6. Boho Wrap Bracelets

I saw these bracelets in a fancy catalogue for almost $200. Even if I were filthy rich, it wouldn't feel right to spend that much on a bracelet. But then I went online and typed in the search terms "gem," "leather," "wrap," and "bracelet" and found a huge array of choices for less than $20—some with metallic beads, others with agates, turquoise, crystals, and other stones—color and style to suit almost any teenaged girl.

What my daughter likes about these is that they are handmade of natural materials and feel significant on her wrist when she's wearing them. Try Etsy or eBay.


7. An Experience

If you can't afford to send her to Europe or Iceland or Costa Rica for the summer—or even if you can!—any of these ideas would be fun for you both:

  • Road trip. Find something she's interested in within driving distance and go for it. If she's got her license (or a learner's permit), let her drive half the time and take turns choosing the music.
  • Movie marathon. My daughters and I love old or black-and-white movies: All About Eve, Breakfast at Tiffany's, Sunset Boulevard, Whatever Happened to Baby Jane, Gone With the Wind, West Side Story, Some Like it Hot, and Rebel Without a Cause. They loved Amelie, Whip It, and The Unbreakable Kimmie Schmidt. You could also watch the movies you loved when you were her age.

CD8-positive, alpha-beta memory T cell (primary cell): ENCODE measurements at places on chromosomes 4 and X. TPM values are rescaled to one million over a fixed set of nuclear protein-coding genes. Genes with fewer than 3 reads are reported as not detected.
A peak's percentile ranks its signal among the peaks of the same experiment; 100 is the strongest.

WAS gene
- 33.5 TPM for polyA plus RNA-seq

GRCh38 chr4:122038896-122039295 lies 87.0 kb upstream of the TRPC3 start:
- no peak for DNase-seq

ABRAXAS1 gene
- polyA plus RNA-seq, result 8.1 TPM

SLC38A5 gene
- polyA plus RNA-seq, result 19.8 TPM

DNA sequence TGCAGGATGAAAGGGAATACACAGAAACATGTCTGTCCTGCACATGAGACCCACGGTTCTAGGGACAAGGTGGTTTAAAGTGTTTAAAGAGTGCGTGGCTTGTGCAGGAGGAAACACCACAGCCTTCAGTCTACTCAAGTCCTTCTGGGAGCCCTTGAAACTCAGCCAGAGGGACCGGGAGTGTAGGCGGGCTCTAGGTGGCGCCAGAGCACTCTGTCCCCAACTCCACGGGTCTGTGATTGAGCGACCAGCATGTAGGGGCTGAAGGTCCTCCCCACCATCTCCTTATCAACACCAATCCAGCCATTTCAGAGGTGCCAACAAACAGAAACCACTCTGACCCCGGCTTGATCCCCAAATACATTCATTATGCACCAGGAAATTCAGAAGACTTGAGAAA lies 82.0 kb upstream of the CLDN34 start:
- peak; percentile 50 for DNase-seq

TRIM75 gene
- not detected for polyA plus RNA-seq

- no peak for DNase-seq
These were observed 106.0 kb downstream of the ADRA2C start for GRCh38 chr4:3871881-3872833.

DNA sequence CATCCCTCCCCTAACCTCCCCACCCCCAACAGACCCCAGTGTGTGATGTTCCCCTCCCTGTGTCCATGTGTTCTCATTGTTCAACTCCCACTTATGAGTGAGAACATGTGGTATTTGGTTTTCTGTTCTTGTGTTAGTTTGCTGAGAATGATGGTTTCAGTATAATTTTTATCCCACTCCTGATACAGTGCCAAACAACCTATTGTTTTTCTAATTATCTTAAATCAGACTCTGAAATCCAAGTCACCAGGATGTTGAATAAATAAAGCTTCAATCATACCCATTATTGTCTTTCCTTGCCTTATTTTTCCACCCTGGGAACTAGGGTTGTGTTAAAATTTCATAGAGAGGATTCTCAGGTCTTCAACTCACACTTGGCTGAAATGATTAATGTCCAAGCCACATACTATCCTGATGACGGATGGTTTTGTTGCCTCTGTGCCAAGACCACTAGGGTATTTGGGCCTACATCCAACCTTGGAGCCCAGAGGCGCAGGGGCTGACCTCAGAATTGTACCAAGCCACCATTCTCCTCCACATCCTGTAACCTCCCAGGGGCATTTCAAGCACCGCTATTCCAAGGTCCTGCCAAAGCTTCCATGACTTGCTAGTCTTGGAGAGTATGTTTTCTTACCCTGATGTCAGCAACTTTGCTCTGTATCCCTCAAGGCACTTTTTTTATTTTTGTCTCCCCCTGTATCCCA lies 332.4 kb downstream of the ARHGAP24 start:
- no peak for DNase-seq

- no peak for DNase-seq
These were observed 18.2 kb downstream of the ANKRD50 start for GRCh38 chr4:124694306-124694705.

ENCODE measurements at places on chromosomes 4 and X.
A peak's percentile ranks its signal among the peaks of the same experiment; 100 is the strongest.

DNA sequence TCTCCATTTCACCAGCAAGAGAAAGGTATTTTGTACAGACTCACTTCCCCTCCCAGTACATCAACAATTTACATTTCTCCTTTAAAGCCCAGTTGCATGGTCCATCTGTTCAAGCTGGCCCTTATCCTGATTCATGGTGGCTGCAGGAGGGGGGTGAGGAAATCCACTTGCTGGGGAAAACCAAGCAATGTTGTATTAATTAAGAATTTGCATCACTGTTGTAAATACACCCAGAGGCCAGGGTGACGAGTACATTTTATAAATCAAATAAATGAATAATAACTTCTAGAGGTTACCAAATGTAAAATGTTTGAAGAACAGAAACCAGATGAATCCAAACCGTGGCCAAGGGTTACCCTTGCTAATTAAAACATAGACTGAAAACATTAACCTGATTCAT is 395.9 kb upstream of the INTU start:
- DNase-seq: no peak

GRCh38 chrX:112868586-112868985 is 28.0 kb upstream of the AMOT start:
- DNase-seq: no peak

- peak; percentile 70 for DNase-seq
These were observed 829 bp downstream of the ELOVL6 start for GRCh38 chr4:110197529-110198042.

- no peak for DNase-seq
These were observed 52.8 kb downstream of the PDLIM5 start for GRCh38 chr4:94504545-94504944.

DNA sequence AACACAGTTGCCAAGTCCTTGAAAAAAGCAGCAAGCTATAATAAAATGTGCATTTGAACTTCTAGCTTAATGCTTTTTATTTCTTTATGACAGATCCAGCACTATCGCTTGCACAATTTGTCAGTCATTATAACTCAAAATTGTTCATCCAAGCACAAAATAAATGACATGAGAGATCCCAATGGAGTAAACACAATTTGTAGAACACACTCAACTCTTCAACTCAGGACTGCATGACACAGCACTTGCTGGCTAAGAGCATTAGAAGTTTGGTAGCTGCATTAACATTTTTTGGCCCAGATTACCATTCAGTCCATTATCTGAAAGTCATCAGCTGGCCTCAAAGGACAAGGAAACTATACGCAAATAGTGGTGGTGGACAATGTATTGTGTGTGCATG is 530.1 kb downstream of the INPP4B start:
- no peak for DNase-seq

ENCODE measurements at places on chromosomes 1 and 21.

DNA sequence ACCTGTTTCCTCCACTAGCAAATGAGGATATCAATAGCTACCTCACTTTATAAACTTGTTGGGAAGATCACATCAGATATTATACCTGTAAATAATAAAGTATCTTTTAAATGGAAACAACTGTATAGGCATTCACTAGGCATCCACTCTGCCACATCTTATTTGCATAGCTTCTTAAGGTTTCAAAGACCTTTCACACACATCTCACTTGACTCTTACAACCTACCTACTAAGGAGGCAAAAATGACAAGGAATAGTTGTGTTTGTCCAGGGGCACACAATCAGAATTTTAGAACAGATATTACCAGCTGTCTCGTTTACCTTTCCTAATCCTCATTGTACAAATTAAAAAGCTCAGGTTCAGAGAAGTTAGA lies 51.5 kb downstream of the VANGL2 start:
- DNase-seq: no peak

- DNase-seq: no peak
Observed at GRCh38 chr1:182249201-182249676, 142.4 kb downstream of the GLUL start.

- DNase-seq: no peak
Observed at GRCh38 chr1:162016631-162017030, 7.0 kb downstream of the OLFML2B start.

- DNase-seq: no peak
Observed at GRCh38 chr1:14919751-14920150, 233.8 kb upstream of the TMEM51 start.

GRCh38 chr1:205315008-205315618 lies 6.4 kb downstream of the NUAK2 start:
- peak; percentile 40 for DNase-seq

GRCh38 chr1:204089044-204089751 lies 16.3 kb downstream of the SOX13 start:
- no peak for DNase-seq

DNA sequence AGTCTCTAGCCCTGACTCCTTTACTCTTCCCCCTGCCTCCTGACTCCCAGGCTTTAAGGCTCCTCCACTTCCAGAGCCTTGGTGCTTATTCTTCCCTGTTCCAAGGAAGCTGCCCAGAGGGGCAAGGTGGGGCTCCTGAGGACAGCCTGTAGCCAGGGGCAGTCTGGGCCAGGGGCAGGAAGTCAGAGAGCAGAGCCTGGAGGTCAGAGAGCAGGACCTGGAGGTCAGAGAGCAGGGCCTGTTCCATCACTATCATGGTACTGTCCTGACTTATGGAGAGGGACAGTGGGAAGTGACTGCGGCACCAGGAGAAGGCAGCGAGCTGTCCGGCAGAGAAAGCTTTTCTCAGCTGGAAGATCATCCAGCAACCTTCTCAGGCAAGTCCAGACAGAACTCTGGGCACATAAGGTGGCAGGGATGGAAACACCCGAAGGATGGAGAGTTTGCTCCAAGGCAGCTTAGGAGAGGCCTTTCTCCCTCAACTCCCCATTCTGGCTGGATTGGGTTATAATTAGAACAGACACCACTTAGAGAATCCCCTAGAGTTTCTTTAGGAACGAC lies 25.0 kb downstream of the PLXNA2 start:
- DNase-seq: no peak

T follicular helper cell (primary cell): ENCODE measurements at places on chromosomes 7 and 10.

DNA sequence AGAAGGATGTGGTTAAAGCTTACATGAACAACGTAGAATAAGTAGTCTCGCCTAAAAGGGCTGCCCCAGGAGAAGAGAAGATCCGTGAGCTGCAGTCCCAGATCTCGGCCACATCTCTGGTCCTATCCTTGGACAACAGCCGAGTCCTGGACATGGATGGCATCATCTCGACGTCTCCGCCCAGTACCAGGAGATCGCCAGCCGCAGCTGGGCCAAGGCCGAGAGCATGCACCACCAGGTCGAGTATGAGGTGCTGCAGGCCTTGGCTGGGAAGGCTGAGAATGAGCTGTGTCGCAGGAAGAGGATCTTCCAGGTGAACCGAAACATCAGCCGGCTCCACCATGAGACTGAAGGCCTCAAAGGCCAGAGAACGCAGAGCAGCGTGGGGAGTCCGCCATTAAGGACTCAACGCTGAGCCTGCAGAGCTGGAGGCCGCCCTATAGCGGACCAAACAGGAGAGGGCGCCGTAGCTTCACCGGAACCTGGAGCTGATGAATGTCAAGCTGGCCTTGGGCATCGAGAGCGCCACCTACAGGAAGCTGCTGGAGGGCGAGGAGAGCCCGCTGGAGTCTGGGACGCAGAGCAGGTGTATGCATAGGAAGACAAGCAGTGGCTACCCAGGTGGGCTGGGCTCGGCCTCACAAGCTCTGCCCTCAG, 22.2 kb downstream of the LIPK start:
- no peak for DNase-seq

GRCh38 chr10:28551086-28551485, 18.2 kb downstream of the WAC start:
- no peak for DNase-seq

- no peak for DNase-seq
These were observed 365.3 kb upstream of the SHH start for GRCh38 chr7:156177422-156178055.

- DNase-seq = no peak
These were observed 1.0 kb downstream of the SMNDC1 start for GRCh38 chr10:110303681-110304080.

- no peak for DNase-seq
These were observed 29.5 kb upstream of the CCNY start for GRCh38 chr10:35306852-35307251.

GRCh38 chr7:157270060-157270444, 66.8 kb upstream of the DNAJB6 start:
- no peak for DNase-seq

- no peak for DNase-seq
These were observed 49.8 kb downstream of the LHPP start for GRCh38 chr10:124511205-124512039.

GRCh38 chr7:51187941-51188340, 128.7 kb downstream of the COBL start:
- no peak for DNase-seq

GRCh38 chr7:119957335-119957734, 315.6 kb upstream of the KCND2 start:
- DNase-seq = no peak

• Art museum. If you're lucky enough to live near an art museum, take her! Sometimes it's even more fun if you make it a game: make up a story about the art or the circumstances under which it was made. Name the people in the paintings. In each room, pick out your favorite piece.
  • Concert or play. I tend to forget how fun plays and concerts are, but when I happen to remember to get us tickets for something, it's always memorable. The other day we went to see a local production of Hairspray!
  • Walk/Hike. Bring a picnic and find a spot with a wide view. Or, if you're urban, plan a walking tour of the city. Get a map and have fun planning it out. (Sometimes, I bring a camera, and instead of calling it a hike, I tell her we're going on a photo safari, which sounds more enticing for some reason).

8. Art

Pots of Ink. When I was young, my mom splurged on a set of Windsor & Newton inks for me, and I'll never forget it. I spent hours playing with those inks, and my daughters do the same. You can use them for fine line drawings or with a brush for a watercolor effect.